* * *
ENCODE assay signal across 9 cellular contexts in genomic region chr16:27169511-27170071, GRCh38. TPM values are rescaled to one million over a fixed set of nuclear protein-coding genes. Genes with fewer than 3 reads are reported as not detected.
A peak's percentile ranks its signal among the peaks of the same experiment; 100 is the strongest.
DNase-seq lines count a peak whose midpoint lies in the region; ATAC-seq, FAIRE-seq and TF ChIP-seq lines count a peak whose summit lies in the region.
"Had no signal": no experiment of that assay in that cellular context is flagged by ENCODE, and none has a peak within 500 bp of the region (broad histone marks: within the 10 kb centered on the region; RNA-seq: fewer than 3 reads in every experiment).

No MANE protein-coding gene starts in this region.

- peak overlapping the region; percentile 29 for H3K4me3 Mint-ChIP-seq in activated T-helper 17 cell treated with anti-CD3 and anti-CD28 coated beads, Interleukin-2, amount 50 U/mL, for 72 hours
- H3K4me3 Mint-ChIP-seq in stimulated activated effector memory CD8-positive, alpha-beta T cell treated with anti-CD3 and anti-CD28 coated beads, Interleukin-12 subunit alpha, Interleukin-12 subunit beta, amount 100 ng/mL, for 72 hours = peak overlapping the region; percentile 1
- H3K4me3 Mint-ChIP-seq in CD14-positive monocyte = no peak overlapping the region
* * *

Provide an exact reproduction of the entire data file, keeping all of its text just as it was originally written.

ENCODE assay signal across 9 cellular contexts in genomic region chr16:27169511-27170071, GRCh38. TPM values are rescaled to one million over a fixed set of nuclear protein-coding genes. Genes with fewer than 3 reads are reported as not detected.
A peak's percentile ranks its signal among the peaks of the same experiment; 100 is the strongest.
DNase-seq lines count a peak whose midpoint lies in the region; ATAC-seq, FAIRE-seq and TF ChIP-seq lines count a peak whose summit lies in the region.
"Had no signal": no experiment of that assay in that cellular context is flagged by ENCODE, and none has a peak within 500 bp of the region (broad histone marks: within the 10 kb centered on the region; RNA-seq: fewer than 3 reads in every experiment).

No MANE protein-coding gene starts in this region.

- peak overlapping the region; percentile 29 for H3K4me3 Mint-ChIP-seq in activated T-helper 17 cell treated with anti-CD3 and anti-CD28 coated beads, Interleukin-2, amount 50 U/mL, for 72 hours
- H3K4me3 Mint-ChIP-seq in stimulated activated effector memory CD8-positive, alpha-beta T cell treated with anti-CD3 and anti-CD28 coated beads, Interleukin-12 subunit alpha, Interleukin-12 subunit beta, amount 100 ng/mL, for 72 hours = peak overlapping the region; percentile 1
- H3K4me3 Mint-ChIP-seq in CD14-positive monocyte = no peak overlapping the region